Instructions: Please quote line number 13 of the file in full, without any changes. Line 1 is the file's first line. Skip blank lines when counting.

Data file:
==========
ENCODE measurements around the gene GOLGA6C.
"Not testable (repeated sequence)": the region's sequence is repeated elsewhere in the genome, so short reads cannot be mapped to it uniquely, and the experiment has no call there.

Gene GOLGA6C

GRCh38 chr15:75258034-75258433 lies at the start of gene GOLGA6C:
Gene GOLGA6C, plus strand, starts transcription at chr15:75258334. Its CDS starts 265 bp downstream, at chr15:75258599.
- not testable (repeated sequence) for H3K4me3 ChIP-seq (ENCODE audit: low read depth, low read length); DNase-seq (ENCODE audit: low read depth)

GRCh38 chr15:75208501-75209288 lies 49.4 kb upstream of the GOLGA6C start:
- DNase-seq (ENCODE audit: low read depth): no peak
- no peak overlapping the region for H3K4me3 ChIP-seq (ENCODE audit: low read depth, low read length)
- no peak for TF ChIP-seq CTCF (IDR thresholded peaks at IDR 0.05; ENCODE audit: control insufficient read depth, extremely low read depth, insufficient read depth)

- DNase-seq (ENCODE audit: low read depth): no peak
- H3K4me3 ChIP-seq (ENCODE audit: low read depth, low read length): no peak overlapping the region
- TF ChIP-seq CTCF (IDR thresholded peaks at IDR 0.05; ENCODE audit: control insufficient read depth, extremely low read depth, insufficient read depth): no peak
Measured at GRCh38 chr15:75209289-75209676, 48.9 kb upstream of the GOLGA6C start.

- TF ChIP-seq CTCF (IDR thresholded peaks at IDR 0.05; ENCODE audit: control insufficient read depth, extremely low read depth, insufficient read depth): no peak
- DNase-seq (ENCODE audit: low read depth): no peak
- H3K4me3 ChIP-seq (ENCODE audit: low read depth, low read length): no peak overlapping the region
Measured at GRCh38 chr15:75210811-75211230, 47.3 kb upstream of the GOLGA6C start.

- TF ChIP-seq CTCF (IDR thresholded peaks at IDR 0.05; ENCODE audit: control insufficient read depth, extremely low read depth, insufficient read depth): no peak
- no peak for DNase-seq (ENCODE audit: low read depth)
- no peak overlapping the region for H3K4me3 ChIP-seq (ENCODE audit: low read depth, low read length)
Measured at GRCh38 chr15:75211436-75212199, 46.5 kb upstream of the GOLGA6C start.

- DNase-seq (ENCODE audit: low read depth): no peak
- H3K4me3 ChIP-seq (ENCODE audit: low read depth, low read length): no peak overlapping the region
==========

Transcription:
- TF ChIP-seq CTCF (IDR thresholded peaks at IDR 0.05; ENCODE audit: control insufficient read depth, extremely low read depth, insufficient read depth): no peak